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About Southwell

This charming, small market town is rich in historical and architectural interest and makes a great day out for the family. We are situated 13 miles from Nottingham on the A612 and 8 miles from Newark and the A1.

According to The Daily Telegraph in 2023, Southwell is "England's most perfect market town" and "ticks all the boxes"!

It forms a perfect backdrop for the festival, and we have a history of putting on events in town through the year, and there's a morris procession in town on the Saturday of the festival.

hustle andbustle in th streets of Southwell

You shouldn't miss the chance to explore the magnificent Southwell Minster with its unique pepper-pot spires which dominate the town.


“Rich in history, with wonderful acoustics and in a stunning location, Southwell Minster is one of the undiscovered jewels of the English countryside” Steve Knightley, Show of Hands

The stunning Southwell Minster

Then stroll from there via one of Southwell's leafy lanes to another gem - The National Trust Victorian Workhouse.

The National Trust Workhouse situated on teh edge of Southwell

Meander from the Burgage to the shopping centre, King and Queen Streets and Bull Yard. Here you will find attractive shops, fine cafes and restaurants and inns of character. A striking black and white building, 'The Saracen's Head', dates back to the 15th century. Here was where King Charles I spent his last hours of freedom, before surrendering to the Scottish Army, which was based at nearby Kelham during the English Civil War.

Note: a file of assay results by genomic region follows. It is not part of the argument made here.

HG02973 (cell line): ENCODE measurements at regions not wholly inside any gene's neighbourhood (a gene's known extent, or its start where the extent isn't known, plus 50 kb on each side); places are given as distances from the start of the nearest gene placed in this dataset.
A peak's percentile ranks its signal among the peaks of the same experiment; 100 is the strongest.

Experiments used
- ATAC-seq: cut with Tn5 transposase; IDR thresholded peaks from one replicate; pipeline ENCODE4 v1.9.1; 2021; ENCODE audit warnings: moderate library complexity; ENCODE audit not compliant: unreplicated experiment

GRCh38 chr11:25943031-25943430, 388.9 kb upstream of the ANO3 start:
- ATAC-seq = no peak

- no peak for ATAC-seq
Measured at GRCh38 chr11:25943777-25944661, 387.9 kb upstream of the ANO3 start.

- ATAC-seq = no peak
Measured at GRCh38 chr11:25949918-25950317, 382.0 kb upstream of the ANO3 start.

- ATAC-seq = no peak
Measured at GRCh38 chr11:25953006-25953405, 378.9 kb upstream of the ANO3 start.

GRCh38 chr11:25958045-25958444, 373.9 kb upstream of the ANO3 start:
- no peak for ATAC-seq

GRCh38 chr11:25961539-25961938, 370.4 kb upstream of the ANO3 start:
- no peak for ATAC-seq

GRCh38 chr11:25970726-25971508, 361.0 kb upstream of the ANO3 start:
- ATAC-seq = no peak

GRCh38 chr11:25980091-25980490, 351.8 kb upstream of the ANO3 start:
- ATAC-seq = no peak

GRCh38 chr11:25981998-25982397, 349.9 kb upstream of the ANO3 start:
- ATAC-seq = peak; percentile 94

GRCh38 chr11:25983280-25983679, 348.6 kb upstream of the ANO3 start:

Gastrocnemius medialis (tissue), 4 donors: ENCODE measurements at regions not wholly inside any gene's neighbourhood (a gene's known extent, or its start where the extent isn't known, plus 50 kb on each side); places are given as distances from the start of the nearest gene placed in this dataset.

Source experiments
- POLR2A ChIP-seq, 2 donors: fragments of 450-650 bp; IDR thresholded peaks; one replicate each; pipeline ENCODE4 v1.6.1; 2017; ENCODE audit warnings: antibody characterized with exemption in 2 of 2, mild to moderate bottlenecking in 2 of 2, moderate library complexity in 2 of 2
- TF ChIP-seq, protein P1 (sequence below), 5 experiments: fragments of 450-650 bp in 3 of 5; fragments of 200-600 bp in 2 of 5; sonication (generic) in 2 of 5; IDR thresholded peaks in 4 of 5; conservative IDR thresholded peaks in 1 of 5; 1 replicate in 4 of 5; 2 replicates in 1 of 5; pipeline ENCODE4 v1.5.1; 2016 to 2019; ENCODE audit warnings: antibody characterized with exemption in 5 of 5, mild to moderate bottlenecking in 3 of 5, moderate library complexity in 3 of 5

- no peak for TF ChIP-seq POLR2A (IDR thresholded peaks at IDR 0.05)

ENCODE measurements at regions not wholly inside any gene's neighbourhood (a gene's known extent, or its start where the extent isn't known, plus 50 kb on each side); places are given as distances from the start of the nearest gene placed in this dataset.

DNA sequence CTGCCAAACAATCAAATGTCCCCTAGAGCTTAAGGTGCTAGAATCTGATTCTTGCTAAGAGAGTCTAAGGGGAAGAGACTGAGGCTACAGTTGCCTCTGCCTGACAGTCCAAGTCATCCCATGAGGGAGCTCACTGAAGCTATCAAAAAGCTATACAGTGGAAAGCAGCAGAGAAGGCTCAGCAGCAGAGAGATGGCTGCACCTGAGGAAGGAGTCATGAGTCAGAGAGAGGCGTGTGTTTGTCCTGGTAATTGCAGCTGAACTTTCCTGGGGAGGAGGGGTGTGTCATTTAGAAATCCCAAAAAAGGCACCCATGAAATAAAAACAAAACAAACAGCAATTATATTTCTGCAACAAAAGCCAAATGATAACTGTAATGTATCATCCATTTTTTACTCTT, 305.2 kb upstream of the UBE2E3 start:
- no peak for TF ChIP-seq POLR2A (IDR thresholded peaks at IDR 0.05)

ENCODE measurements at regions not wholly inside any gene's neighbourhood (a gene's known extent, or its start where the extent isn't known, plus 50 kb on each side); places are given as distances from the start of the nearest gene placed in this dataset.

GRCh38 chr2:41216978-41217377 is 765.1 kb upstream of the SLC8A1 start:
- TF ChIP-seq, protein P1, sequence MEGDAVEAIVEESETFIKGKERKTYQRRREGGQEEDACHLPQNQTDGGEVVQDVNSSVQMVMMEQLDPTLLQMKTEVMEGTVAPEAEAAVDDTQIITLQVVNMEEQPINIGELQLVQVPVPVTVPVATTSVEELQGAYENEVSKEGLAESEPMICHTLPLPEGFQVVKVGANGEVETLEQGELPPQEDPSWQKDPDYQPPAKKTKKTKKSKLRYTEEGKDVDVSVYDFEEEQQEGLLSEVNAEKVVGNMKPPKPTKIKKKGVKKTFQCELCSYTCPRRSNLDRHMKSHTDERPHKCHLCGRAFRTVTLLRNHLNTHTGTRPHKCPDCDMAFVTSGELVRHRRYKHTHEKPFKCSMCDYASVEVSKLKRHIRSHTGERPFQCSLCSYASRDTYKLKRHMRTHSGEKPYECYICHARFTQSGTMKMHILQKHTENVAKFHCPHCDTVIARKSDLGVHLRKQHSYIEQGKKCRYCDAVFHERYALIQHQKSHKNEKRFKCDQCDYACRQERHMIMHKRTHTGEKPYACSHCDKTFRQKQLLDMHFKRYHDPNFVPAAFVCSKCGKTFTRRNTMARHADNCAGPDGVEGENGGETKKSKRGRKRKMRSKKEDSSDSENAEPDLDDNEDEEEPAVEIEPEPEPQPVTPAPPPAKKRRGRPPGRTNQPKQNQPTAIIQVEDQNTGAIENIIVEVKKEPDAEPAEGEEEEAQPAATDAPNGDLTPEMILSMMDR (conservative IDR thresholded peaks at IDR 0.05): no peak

The Sarcen's Head Hotel, Southwell, whre King Charles I was arrested

Southwell is also the birthplace of the famous English cooking apple, 'the Bramley Seedling'. The apple was a chance seedling grown from some pips, planted in a garden down Church Street in the early 19th century. Local nurseryman, Henry Merryweather, was allowed to take cuttings and the world renowned Bramley Apple was in the making.

Explore the many green spaces around the town. Two of the Archbishop of York's medieval deer parks still survive, one close to the Minster, now the War Memorial Park, and the other at Norwood Park on the ourskirts of the town. In addition there are a number of excellent garden centres on the edge of town. 

Other interesting and useful websites:


Visit Southwell Tourist Information Centre at Southwell Library, The Bramley Centre, King Street. Or see under "Visit" at the council website There is more here regarding what’s on and also various heritage walks around the area.


For Accommodation see the Getting Here page.


4th to 7th July 2024

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